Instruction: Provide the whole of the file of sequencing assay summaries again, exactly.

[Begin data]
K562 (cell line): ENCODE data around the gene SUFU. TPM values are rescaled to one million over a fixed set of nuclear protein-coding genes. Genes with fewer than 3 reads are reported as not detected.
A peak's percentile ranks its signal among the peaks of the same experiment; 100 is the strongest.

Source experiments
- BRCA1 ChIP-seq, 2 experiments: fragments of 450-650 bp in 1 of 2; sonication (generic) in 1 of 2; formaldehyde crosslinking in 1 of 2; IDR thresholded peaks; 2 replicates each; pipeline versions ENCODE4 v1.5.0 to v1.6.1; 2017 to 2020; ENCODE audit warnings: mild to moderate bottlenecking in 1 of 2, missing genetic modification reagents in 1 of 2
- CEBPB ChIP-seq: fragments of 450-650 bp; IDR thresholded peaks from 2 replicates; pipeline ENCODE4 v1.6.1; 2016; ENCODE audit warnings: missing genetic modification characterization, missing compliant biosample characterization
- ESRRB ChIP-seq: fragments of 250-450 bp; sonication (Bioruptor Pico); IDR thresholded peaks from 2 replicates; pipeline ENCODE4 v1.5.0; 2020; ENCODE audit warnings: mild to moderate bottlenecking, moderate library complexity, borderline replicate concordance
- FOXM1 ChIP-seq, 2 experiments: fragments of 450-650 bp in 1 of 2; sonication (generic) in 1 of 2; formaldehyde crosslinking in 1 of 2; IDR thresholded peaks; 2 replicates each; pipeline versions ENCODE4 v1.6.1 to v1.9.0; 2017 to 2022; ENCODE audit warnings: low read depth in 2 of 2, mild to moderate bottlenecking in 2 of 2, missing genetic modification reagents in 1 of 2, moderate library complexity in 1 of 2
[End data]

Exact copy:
K562 (cell line): ENCODE data around the gene SUFU. TPM values are rescaled to one million over a fixed set of nuclear protein-coding genes. Genes with fewer than 3 reads are reported as not detected.
A peak's percentile ranks its signal among the peaks of the same experiment; 100 is the strongest.

Source experiments
- BRCA1 ChIP-seq, 2 experiments: fragments of 450-650 bp in 1 of 2; sonication (generic) in 1 of 2; formaldehyde crosslinking in 1 of 2; IDR thresholded peaks; 2 replicates each; pipeline versions ENCODE4 v1.5.0 to v1.6.1; 2017 to 2020; ENCODE audit warnings: mild to moderate bottlenecking in 1 of 2, missing genetic modification reagents in 1 of 2
- CEBPB ChIP-seq: fragments of 450-650 bp; IDR thresholded peaks from 2 replicates; pipeline ENCODE4 v1.6.1; 2016; ENCODE audit warnings: missing genetic modification characterization, missing compliant biosample characterization
- ESRRB ChIP-seq: fragments of 250-450 bp; sonication (Bioruptor Pico); IDR thresholded peaks from 2 replicates; pipeline ENCODE4 v1.5.0; 2020; ENCODE audit warnings: mild to moderate bottlenecking, moderate library complexity, borderline replicate concordance
- FOXM1 ChIP-seq, 2 experiments: fragments of 450-650 bp in 1 of 2; sonication (generic) in 1 of 2; formaldehyde crosslinking in 1 of 2; IDR thresholded peaks; 2 replicates each; pipeline versions ENCODE4 v1.6.1 to v1.9.0; 2017 to 2022; ENCODE audit warnings: low read depth in 2 of 2, mild to moderate bottlenecking in 2 of 2, missing genetic modification reagents in 1 of 2, moderate library complexity in 1 of 2